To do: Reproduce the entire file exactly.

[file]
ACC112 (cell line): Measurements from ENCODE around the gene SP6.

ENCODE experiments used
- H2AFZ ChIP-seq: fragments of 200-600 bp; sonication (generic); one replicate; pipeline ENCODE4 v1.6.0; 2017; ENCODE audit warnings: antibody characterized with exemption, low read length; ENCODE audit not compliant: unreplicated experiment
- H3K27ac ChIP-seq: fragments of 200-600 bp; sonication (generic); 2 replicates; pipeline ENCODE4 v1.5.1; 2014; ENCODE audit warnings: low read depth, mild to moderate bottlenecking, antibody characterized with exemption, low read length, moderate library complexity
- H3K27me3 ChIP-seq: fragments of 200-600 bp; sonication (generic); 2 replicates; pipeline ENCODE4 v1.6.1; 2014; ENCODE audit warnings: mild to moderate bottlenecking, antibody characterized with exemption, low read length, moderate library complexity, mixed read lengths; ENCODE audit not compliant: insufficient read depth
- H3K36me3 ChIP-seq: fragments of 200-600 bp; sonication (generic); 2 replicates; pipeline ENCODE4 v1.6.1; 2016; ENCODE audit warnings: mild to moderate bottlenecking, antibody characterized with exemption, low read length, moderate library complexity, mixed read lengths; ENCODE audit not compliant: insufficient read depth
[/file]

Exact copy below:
ACC112 (cell line): Measurements from ENCODE around the gene SP6.

ENCODE experiments used
- H2AFZ ChIP-seq: fragments of 200-600 bp; sonication (generic); one replicate; pipeline ENCODE4 v1.6.0; 2017; ENCODE audit warnings: antibody characterized with exemption, low read length; ENCODE audit not compliant: unreplicated experiment
- H3K27ac ChIP-seq: fragments of 200-600 bp; sonication (generic); 2 replicates; pipeline ENCODE4 v1.5.1; 2014; ENCODE audit warnings: low read depth, mild to moderate bottlenecking, antibody characterized with exemption, low read length, moderate library complexity
- H3K27me3 ChIP-seq: fragments of 200-600 bp; sonication (generic); 2 replicates; pipeline ENCODE4 v1.6.1; 2014; ENCODE audit warnings: mild to moderate bottlenecking, antibody characterized with exemption, low read length, moderate library complexity, mixed read lengths; ENCODE audit not compliant: insufficient read depth
- H3K36me3 ChIP-seq: fragments of 200-600 bp; sonication (generic); 2 replicates; pipeline ENCODE4 v1.6.1; 2016; ENCODE audit warnings: mild to moderate bottlenecking, antibody characterized with exemption, low read length, moderate library complexity, mixed read lengths; ENCODE audit not compliant: insufficient read depth